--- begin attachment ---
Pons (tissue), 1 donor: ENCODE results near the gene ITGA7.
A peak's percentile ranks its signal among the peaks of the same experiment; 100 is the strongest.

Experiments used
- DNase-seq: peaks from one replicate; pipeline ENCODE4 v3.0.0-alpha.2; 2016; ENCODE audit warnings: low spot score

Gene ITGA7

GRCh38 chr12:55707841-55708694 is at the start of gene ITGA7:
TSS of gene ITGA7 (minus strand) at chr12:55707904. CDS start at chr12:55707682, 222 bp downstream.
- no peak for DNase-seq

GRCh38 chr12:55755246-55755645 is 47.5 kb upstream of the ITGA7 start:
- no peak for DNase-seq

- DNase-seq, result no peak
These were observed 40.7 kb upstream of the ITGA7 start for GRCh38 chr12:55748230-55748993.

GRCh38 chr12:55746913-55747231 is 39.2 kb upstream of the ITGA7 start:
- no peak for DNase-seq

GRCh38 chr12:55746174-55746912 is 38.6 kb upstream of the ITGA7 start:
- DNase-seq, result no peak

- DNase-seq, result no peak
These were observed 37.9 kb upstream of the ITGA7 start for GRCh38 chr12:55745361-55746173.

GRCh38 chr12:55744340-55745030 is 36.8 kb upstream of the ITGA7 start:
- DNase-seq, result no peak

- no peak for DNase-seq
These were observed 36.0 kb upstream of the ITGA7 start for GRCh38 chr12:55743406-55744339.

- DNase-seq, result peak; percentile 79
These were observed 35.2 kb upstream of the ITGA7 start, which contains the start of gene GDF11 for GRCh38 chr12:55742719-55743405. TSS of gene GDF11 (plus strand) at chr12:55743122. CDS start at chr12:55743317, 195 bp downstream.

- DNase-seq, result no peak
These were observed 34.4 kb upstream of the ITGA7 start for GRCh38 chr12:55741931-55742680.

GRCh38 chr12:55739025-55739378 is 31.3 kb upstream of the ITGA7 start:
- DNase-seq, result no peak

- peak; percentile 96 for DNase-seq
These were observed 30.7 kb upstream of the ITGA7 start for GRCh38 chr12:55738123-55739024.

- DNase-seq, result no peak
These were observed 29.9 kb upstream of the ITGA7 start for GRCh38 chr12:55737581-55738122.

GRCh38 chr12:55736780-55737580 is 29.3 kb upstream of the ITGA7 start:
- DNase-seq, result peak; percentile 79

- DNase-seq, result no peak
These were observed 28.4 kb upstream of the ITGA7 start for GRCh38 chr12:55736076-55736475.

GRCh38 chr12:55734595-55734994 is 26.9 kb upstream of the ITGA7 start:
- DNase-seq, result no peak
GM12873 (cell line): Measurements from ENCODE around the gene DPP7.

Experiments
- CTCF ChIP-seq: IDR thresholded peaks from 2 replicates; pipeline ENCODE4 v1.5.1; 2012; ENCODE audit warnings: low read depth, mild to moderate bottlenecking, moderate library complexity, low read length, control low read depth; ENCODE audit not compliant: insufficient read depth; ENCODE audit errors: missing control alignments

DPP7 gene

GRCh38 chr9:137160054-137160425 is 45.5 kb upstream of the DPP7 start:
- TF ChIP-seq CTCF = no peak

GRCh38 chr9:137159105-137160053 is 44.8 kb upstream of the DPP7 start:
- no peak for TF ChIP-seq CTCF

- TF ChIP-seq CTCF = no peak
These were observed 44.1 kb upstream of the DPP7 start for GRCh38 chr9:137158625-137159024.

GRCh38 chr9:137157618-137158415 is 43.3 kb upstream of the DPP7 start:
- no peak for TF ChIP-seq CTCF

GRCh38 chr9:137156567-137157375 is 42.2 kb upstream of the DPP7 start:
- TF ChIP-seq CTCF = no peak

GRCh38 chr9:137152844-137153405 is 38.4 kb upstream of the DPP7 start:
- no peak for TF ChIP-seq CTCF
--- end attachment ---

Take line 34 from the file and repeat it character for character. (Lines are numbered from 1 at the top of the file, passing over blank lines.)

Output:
- DNase-seq, result peak; percentile 79